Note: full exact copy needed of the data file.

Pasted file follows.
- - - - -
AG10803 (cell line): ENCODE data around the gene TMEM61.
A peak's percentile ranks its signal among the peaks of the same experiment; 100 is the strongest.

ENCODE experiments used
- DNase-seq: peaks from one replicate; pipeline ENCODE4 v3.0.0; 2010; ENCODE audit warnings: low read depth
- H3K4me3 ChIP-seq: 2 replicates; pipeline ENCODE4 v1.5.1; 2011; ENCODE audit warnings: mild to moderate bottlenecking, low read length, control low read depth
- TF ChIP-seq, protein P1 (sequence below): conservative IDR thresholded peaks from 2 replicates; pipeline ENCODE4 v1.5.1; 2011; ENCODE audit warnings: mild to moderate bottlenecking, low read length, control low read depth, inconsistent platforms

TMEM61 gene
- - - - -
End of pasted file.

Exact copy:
AG10803 (cell line): ENCODE data around the gene TMEM61.
A peak's percentile ranks its signal among the peaks of the same experiment; 100 is the strongest.

ENCODE experiments used
- DNase-seq: peaks from one replicate; pipeline ENCODE4 v3.0.0; 2010; ENCODE audit warnings: low read depth
- H3K4me3 ChIP-seq: 2 replicates; pipeline ENCODE4 v1.5.1; 2011; ENCODE audit warnings: mild to moderate bottlenecking, low read length, control low read depth
- TF ChIP-seq, protein P1 (sequence below): conservative IDR thresholded peaks from 2 replicates; pipeline ENCODE4 v1.5.1; 2011; ENCODE audit warnings: mild to moderate bottlenecking, low read length, control low read depth, inconsistent platforms

TMEM61 gene